“Chicano Park Takeover” A Complete Success

First Phase of the Chicano Park Murals Revitalization to End this Weekend

Story and Photo by David Avalos

From left: Tommie Camarillo (Chicano Park Steering Committee Chair), Rosa Olga Navarro (Toltecas en Aztlán), Linda Velarde and Guillermo Rosette stand in front of the repainted Chicano Park Takeover mural and admire the view of Chicana/o history.

Artist: Guillermo Chavez Rosette — Assistant Artist: Linda M. Velarde

Mural Material Specifications: Golden Acrylic Paint and Medium, and Nova Color Acrylic Paint on original mural, 2 coats of Liquitex Gloss Medium Varnish, Permashield Sacrificial Graffiti barrier

   Velarde exclaimed that watching the mural come into full view as the scaffolding was slowly removed was “like giving birth.” Rosette declared that it is a Tolteca mural and Na-varro added that it’s a testimony that the Toltecas en Aztlán still live. Camarillo reminded us that the houses depicted in the mural once stood “right here” indicating the ground we stood on.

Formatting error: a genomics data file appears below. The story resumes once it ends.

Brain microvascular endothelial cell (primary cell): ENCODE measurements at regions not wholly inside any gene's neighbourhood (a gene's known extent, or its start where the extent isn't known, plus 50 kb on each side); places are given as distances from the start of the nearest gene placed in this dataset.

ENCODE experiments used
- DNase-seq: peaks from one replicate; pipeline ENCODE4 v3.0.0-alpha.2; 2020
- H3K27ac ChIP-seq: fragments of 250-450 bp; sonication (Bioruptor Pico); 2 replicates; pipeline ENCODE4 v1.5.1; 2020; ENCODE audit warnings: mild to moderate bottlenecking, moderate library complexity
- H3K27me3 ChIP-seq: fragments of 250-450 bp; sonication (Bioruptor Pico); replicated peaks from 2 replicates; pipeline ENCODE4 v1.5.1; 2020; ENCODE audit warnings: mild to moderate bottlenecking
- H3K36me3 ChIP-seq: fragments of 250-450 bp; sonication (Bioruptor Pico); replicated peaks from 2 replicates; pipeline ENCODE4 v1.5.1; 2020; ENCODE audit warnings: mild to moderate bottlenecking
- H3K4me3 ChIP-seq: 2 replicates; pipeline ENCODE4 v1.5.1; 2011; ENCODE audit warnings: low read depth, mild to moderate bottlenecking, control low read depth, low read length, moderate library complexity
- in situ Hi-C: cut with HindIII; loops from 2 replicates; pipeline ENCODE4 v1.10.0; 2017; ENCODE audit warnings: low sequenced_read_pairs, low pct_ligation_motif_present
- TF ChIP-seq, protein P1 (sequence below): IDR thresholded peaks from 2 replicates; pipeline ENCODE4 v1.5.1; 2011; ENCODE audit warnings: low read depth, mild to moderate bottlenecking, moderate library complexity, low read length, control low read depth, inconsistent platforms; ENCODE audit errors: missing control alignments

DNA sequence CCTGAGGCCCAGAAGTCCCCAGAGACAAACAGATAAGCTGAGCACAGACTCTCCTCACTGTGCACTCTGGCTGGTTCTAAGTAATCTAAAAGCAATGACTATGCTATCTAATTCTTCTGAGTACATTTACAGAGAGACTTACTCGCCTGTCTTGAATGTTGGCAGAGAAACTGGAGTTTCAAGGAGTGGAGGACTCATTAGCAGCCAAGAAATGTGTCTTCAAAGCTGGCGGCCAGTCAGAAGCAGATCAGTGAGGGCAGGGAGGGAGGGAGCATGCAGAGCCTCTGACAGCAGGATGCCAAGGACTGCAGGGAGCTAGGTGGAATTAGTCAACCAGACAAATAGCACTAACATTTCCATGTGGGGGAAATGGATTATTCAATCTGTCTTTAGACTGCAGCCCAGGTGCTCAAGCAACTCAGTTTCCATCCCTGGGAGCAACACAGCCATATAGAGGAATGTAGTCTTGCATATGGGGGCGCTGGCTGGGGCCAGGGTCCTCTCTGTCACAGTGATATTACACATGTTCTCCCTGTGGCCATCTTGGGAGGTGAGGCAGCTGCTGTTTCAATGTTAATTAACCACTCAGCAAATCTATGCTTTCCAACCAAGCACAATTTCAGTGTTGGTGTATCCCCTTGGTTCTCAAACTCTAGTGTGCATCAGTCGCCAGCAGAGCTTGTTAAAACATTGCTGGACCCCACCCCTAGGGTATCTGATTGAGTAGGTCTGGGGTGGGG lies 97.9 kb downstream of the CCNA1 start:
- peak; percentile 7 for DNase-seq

The mural documents the community’s militant takeover on April 22, 1970 of an area under the Coronado Bay Bridge that the City of San Diego had promised for a neighborhood park. When Mario Solis discovered construction workers grading the land for a Highway Patrol parking lot instead, he alerted Chicano Studies’ students who mobilized others to occupy the park. Solis is shown in the center of the mural driving a commandeered skip loader, while men, women and children work the land planting seeds and saplings. Faced with an entire community’s rebellion city officials agreed after a twelve-day occupation to acquire the state land for the development of a community park.

   Velarde stated that “public spaces need to be held for the good of the people in the community.” She referred to the mural as part of a living tradition possessing “a spirit of awakened consciousness that is needed now during troubled times to give us hope as we pursue justice, peace and compassion.” Rosette pointed to the image of the indigenous runner and recalled that the period of the first Chicano murals also saw the birth of Chicana/o danza Azteca in San Diego. He links the mural’s many representations of Cuauhtémoc, a symbol of Aztec resistance to Spanish oppression, to the Chicana/o community’s ongoing struggle for self-respect, self-determination and self-sacrifice.

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